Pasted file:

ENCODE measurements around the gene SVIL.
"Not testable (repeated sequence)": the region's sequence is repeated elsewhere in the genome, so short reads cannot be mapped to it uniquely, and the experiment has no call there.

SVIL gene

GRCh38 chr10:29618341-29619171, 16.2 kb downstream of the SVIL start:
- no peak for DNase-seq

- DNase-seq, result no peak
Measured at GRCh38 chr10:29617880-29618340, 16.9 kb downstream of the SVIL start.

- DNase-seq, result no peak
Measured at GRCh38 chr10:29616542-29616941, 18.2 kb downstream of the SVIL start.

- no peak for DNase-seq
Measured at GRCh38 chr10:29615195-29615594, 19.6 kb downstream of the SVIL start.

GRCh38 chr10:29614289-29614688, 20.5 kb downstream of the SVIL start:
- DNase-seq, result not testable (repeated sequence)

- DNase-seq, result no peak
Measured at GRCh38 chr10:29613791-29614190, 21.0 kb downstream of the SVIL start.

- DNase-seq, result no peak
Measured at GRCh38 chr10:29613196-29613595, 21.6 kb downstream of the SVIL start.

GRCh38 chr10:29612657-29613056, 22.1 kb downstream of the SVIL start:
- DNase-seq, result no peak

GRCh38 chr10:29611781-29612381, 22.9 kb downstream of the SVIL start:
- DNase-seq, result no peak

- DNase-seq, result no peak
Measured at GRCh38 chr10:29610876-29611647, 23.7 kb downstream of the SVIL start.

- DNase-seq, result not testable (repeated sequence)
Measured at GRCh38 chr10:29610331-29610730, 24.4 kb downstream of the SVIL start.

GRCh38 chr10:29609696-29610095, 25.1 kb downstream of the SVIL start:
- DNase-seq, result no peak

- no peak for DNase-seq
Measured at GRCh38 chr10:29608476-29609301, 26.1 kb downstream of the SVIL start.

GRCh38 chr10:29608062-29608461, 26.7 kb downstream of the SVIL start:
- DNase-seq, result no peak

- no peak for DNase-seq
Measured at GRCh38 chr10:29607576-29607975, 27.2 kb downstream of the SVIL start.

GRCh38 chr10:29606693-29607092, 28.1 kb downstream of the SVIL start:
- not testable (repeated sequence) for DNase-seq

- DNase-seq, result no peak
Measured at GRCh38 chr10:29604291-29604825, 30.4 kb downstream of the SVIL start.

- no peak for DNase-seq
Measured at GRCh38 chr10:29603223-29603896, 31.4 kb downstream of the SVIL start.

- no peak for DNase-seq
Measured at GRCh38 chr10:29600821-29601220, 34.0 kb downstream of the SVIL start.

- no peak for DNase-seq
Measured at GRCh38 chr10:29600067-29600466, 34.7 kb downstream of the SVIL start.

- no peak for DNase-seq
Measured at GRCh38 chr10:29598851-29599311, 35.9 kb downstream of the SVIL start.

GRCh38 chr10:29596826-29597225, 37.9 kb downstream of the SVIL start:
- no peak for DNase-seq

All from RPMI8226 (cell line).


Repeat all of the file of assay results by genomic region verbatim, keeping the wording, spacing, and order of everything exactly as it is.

ENCODE measurements around the gene SVIL.
"Not testable (repeated sequence)": the region's sequence is repeated elsewhere in the genome, so short reads cannot be mapped to it uniquely, and the experiment has no call there.

SVIL gene

GRCh38 chr10:29618341-29619171, 16.2 kb downstream of the SVIL start:
- no peak for DNase-seq

- DNase-seq, result no peak
Measured at GRCh38 chr10:29617880-29618340, 16.9 kb downstream of the SVIL start.

- DNase-seq, result no peak
Measured at GRCh38 chr10:29616542-29616941, 18.2 kb downstream of the SVIL start.

- no peak for DNase-seq
Measured at GRCh38 chr10:29615195-29615594, 19.6 kb downstream of the SVIL start.

GRCh38 chr10:29614289-29614688, 20.5 kb downstream of the SVIL start:
- DNase-seq, result not testable (repeated sequence)

- DNase-seq, result no peak
Measured at GRCh38 chr10:29613791-29614190, 21.0 kb downstream of the SVIL start.

- DNase-seq, result no peak
Measured at GRCh38 chr10:29613196-29613595, 21.6 kb downstream of the SVIL start.

GRCh38 chr10:29612657-29613056, 22.1 kb downstream of the SVIL start:
- DNase-seq, result no peak

GRCh38 chr10:29611781-29612381, 22.9 kb downstream of the SVIL start:
- DNase-seq, result no peak

- DNase-seq, result no peak
Measured at GRCh38 chr10:29610876-29611647, 23.7 kb downstream of the SVIL start.

- DNase-seq, result not testable (repeated sequence)
Measured at GRCh38 chr10:29610331-29610730, 24.4 kb downstream of the SVIL start.

GRCh38 chr10:29609696-29610095, 25.1 kb downstream of the SVIL start:
- DNase-seq, result no peak

- no peak for DNase-seq
Measured at GRCh38 chr10:29608476-29609301, 26.1 kb downstream of the SVIL start.

GRCh38 chr10:29608062-29608461, 26.7 kb downstream of the SVIL start:
- DNase-seq, result no peak

- no peak for DNase-seq
Measured at GRCh38 chr10:29607576-29607975, 27.2 kb downstream of the SVIL start.

GRCh38 chr10:29606693-29607092, 28.1 kb downstream of the SVIL start:
- not testable (repeated sequence) for DNase-seq

- DNase-seq, result no peak
Measured at GRCh38 chr10:29604291-29604825, 30.4 kb downstream of the SVIL start.

- no peak for DNase-seq
Measured at GRCh38 chr10:29603223-29603896, 31.4 kb downstream of the SVIL start.

- no peak for DNase-seq
Measured at GRCh38 chr10:29600821-29601220, 34.0 kb downstream of the SVIL start.

- no peak for DNase-seq
Measured at GRCh38 chr10:29600067-29600466, 34.7 kb downstream of the SVIL start.

- no peak for DNase-seq
Measured at GRCh38 chr10:29598851-29599311, 35.9 kb downstream of the SVIL start.

GRCh38 chr10:29596826-29597225, 37.9 kb downstream of the SVIL start:
- no peak for DNase-seq

All from RPMI8226 (cell line).